Now, to be fair, the folk who were presenting these arguments to me did not originate them, and likely believed them themselves, so they weren’t lying – they were just wrong. However, someone clearly created these false lists for propoganda purposes, and I find it hard to believe that they do not know that what they are claiming is false. This wasn’t isolated issues either – it was false claim after false claim after false claim.

How am I supposed to respond to people who promote their “beliefs” to me through such blatantly dishonest means? It’s obviously not going to convince me of anything – and all it really does is destroy my respect for the people professing these beliefs.

The second debate was regarding the historicity of Jesus and the historical accuracy of the Bible. Now, with regard the first issue, I’m still open minded on the topic. I don’t know if Jesus really existed or not, I’m just leaning towards “not”. This, by the way, makes no judgement about the teachings attributed to Jesus. I wholeheartedly agree with much of what he is reported to have said! Similarly with much of the Bible. Furthermore, while I don’t think it’s what one could call “accurate”, it’s my belief that most mythical stories have their origin somewhere in a true story. I believe for example that the story of Atlantis probably had it’s origins in the destuction of Thera (now Santorini) and the devastation of the Minoan empire. The Biblical flood could have easily had it’s origins in any number of real floods. Many once believed mythical places are being found to have had some historical truth – take the discovery of Troy for example or the likelihood of hallucenogenic gases in the cave of the Oracle of Delphi.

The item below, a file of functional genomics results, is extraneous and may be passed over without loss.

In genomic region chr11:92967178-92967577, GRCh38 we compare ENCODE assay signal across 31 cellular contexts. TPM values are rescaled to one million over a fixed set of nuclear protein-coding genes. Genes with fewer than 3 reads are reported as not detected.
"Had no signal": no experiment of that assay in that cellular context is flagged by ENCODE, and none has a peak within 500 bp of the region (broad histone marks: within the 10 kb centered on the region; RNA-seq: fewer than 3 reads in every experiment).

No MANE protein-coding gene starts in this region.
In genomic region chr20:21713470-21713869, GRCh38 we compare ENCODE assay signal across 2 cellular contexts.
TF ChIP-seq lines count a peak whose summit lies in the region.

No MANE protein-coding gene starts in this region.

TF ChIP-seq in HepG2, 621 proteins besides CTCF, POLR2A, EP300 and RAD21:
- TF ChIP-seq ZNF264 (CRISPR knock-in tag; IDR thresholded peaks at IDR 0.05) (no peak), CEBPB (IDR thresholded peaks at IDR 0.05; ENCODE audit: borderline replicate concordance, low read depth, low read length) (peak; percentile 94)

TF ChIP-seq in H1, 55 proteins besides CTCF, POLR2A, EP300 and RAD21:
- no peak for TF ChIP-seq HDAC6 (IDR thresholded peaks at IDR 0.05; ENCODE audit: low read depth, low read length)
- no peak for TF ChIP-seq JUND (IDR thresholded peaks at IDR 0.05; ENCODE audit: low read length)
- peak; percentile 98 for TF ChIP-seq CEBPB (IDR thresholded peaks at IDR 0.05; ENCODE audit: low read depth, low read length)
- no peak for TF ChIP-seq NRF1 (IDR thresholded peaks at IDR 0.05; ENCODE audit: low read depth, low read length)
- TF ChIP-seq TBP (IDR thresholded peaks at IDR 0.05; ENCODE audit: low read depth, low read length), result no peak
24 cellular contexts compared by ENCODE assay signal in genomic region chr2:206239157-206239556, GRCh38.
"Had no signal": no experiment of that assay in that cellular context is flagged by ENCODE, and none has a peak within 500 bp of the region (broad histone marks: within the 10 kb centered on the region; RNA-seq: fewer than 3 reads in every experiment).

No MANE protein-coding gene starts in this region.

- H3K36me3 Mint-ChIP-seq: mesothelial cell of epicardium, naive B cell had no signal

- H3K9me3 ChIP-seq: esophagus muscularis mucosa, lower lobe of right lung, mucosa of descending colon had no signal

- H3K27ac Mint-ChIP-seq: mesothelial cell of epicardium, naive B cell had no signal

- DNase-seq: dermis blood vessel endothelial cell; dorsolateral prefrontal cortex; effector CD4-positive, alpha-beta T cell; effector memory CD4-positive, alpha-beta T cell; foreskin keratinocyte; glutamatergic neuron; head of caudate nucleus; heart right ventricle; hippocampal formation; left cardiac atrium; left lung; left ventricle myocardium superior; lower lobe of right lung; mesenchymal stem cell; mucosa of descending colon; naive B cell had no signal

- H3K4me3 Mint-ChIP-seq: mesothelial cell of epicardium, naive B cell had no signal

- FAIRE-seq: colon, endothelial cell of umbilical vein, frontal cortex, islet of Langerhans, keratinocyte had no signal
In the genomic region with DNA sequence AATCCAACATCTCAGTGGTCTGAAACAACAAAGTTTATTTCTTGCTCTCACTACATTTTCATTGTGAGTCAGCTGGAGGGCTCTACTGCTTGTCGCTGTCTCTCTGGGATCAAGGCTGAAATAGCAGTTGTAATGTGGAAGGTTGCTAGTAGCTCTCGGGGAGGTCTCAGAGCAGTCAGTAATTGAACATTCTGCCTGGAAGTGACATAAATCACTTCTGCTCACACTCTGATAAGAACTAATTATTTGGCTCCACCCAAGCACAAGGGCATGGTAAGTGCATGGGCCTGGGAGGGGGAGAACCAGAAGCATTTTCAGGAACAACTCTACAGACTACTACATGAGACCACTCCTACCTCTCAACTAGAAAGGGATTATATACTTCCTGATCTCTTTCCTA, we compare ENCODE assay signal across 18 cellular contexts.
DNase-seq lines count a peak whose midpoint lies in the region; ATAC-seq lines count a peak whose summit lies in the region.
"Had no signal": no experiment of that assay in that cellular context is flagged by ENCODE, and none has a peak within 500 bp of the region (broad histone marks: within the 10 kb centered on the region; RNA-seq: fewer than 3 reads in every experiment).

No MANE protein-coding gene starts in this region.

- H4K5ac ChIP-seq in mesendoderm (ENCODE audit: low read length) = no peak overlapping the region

But, again, my “opponents” tried to convince me of their position with a dishonest document – in this case a supposed “true story” by Josh McDowell called The Skeptic’s Quest. McDowell purports to outline his journey from non-believer to stauch Christian and the story is clearly designed to influence others to make the same journey. It might work for some. Me, I get turned off by dishonesty – who would want to associate with people when you know they are willing to lie to you? The absolute dealbreaker for me was this claim of McDowell’s –

Have you heard of Dr. Simon Greenleaf, who held the Royal Professorship of Law at Harvard? He was a skeptic, often mocking the Christians in his classes. One day they challenged him to take the three volumes he had written on the laws of legal evidence and apply them to the resurrection. After much persuasion he did that. In the process he became a Christian and went on to write a book about his search. Greenleaf came to the conclusion that the resurrection of Jesus Christ is one of the best established events in history according to the laws of legal evidence.

That seems interesting, I thought, so I went to research further. What I discovered was that Dr. Simon Greenleaf was indeed a leading mind of the legal world. Even accounting for the fact this was 150yrs ago it would still seem impressive. Greenleaf reportedly put his legal brain to work analysing the story of the resurrection of Jesus. According to McDowell he was trying to prove the resurrection false, and instead “proved” it true and became a Christian convert. I researched and discovered that the story, like any good story, does have some elements of truth to it. Greenleaf wrote a treatise called Testimony of the Evangelist where he “analysed” the  four Gospels and comes to the conclusion the accounts were accurate. Now, without going into the flaws in that analysis (and in my opinion there are many), my issue is really with McDowell – again, he states about Greenleaf –

He was a skeptic, often mocking the Christians in his classes